Architectural Boat Tour – If you have an hour or so to spare, consider boarding the sightseeing barge at Navy Pier and heading up the Chicago River. The tour itself not only highlights the gorgeous architecture of the city’s many skyscrapers but you’ll also learn historical facts about Chicago, as well as some interesting folklore. [Side note: Check Groupon for deals!]

Chicago Cubs Game – Even if you’re not a huge baseball fan, the experience of catching a game in Wrigley Field is history in the making. Not only is Wrigley Field the second oldest ballpark in the US, but the Cubs fans are some of the best around. Even if they’re playing your favorite team (like they played my LA Dodgers while I was in town), hope for a Cubs win. There is something extra special about that team winning at home. You’ll see what I mean if you’re lucky enough to witness it first hand.

I cannot wait to head back to Chicago. There are so many places that I wanted to see but didn’t have time. There are a lot of places that I want to revisit. I want to catch some shows, and head to the beach on Lake Michigan. And truthfully, I just want to soak in this city. The history of our country fascinates me, and Chicago holds so much. I strongly recommend a Chicago vacation… even for my fellow beach bums.

 

(All photos in this post and on this site are copyrighted and should not be used without permission.)

40 Days

Simply put, Lent is a period of fasting which leads up to Easter. It recalls the 40-day fast of Jesus in the wilderness. It begins on Ash Wednesday and ends right before Good Friday. The purpose of Lent is to be a period of fasting, self-denial, spiritual growth, and simplicity. Essentially, Lent is a spiritual spring cleaning for Christians. It is a time to eliminate things that hinder our personal relationships with Jesus Christ and our service to Him.

2012 was the first year that I participate in Lent. Some denominations do not put as much emphasis on this season as others, and I grew up attending a church that didn’t press the importance of fasting and self-denial during Lent. Feeling the need to spiritually spring clean, I decided that I would observe it on my own.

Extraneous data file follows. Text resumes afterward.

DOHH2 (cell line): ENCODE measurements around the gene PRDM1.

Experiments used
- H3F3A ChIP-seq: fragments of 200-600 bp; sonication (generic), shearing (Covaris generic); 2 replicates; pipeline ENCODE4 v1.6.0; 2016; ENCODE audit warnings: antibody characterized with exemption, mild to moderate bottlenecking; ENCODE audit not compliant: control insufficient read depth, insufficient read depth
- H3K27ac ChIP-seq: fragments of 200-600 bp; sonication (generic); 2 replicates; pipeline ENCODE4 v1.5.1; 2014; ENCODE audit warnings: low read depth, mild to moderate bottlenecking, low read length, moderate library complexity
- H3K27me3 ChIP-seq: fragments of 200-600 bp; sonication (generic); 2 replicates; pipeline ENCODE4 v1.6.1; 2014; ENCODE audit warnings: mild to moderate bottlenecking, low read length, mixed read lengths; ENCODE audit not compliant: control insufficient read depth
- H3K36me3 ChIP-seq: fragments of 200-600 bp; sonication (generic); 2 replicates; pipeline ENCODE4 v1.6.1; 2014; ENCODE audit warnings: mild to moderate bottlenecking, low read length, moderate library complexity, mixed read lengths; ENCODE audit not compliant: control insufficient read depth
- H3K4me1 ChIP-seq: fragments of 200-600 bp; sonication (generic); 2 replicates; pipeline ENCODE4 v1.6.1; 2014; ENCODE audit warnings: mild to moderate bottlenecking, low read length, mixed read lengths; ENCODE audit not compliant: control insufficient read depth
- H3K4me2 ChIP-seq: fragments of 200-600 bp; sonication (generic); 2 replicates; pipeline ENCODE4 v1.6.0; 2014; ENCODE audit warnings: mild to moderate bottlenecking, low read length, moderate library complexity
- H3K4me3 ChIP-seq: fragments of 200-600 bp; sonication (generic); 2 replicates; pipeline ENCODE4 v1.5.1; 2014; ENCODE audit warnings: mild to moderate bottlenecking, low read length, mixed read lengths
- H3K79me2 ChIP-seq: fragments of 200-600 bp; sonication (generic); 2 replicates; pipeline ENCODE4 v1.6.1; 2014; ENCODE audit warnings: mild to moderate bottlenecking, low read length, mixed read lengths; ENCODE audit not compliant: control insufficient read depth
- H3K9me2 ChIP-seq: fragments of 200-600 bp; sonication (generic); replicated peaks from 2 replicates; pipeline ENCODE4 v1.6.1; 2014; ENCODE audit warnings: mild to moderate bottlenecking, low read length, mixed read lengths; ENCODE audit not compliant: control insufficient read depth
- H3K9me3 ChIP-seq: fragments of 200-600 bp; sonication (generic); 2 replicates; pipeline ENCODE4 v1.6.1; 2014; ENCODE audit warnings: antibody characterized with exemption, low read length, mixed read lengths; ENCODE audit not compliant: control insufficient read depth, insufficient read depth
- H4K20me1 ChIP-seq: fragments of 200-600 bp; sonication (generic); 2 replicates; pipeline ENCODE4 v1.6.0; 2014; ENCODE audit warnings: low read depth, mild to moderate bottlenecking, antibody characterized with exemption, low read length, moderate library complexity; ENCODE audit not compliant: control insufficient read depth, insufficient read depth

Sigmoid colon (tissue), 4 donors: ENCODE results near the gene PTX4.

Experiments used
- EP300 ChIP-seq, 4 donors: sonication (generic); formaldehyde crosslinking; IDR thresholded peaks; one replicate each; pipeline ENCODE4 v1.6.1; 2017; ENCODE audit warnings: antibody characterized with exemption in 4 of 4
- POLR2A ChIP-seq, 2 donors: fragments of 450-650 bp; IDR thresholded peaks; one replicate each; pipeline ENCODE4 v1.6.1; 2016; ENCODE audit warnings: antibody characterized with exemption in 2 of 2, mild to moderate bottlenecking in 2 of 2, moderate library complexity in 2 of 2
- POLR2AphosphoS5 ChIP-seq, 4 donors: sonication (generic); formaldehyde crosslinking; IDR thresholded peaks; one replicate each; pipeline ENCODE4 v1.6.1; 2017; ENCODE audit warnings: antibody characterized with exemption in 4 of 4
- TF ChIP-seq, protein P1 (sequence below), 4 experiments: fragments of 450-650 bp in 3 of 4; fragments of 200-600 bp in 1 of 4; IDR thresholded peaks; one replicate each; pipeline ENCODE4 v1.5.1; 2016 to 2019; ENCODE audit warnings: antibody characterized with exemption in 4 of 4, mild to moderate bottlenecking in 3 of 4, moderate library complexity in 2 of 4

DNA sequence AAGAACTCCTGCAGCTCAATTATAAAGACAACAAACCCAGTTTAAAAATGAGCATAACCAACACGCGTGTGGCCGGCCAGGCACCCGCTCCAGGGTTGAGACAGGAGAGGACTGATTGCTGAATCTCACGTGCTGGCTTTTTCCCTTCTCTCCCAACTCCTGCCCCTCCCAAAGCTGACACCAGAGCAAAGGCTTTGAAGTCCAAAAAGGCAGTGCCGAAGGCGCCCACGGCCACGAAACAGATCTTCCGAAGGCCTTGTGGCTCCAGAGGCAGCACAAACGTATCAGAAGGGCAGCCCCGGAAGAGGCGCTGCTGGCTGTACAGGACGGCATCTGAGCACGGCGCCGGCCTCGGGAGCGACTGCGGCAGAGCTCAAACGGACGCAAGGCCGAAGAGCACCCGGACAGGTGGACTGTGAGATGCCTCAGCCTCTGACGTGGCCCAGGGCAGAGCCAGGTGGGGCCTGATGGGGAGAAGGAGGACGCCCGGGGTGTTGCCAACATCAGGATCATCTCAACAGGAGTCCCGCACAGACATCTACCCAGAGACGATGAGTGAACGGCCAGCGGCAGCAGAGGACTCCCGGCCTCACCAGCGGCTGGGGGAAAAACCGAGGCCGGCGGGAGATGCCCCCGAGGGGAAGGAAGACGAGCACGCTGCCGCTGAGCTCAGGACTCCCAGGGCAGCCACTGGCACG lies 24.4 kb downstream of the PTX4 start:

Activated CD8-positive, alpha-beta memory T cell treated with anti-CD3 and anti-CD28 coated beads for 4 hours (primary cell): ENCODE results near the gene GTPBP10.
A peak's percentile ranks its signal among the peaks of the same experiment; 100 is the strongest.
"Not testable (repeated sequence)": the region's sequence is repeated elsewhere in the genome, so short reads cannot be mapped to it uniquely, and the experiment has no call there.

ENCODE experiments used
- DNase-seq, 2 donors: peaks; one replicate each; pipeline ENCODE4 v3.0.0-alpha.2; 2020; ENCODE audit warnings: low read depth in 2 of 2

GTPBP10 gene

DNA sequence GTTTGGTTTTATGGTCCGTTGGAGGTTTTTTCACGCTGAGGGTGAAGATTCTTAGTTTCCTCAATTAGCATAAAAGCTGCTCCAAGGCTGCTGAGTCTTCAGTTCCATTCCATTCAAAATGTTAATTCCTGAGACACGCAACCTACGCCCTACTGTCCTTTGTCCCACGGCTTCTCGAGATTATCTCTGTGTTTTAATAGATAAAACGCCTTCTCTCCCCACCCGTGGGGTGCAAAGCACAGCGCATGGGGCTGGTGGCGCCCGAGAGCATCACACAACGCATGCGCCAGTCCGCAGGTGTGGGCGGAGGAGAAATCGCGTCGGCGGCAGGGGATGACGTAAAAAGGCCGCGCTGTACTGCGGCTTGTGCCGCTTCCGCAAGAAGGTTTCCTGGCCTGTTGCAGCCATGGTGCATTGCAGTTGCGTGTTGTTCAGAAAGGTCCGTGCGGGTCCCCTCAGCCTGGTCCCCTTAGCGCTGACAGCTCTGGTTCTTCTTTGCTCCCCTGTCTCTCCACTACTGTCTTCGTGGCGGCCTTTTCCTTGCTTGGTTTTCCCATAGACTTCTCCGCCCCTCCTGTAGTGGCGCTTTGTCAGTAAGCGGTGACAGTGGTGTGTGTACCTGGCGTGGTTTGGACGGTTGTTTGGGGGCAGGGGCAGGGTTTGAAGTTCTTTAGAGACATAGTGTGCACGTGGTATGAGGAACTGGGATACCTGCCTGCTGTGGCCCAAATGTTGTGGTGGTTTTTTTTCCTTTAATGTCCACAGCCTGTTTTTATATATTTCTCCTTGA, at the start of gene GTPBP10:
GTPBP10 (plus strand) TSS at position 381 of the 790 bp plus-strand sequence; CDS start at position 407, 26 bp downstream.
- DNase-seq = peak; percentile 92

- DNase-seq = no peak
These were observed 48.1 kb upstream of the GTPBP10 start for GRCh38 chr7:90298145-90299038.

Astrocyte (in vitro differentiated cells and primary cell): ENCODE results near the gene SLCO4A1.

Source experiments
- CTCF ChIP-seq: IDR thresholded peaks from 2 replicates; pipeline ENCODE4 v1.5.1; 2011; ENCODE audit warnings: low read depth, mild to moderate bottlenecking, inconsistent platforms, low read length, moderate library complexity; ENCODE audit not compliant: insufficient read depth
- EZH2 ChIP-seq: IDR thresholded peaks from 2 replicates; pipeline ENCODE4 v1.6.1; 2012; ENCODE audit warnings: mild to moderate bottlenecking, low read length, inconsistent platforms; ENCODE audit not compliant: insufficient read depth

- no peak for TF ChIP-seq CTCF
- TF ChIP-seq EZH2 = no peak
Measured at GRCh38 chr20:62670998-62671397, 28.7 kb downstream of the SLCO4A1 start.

Many people choose to give up an array of things during these 40 days. Most people select their favorite foods, while others decide to fast from certain habits. My obvious choice for 2012 was to give up peanut butter. Anyone who knows me (and my family) knows that we have an addiction to Peter Pan peanut butter. We use it as a condiment, we eat is as a protein, we add it onto our desserts… but we are most known for sitting down with a jar and a spoon, and enjoying just it with an ice-cold glass of milk. Giving up all brands and types of peanut butter was a true challenge. I craved it for weeks. Each time I wanted it, I prayed. I found myself speaking to God literally every hour of the day because that is how often I wanted a spoonful. Lent proved to be extremely effective.

For 2013, I pondered giving it up again… but decided that I needed to be more creative in my selection this year. I then considered the “Real Food” pledge, where I would eliminate all proceeds food from my diet. The pledge is to eat only whole grain, fresh fruits and veggies, locally raised meats, nuts and seeds, limited beverages, and no refined sweeteners, including granular sugar. I’m sure to a lot of folks, this could seem like a drastic measure. However, I already eat this way 99% of the time. Although denying myself peanut butter and non-organic foods for 40 days would certainly prove its point again, I felt like there were other things hindering my personal relationship with Jesus. Actually… there was one specific thing.

I have to admit that I have an addiction greater than that of peanut butter, but it isn’t in food. It’s a habit. I abuse the use of my iPhone. At night, it is right by my pillow. I use it’s alarm to wake me in the mornings. As soon as I turn the alarm off, I am checking Facebook and Twitter, my email, and Game Center (because I have several on-going games with friends). I spend at least an hour in the mornings on various apps. Throughout the day, I am constantly checking in, updating, scrolling, and pinning to the point of ignoring friends, co-workers, and family. It doesn’t stop until I am lying in bed at night… and even then, I can stay awake longer than I should if there is a good Google + chat going on.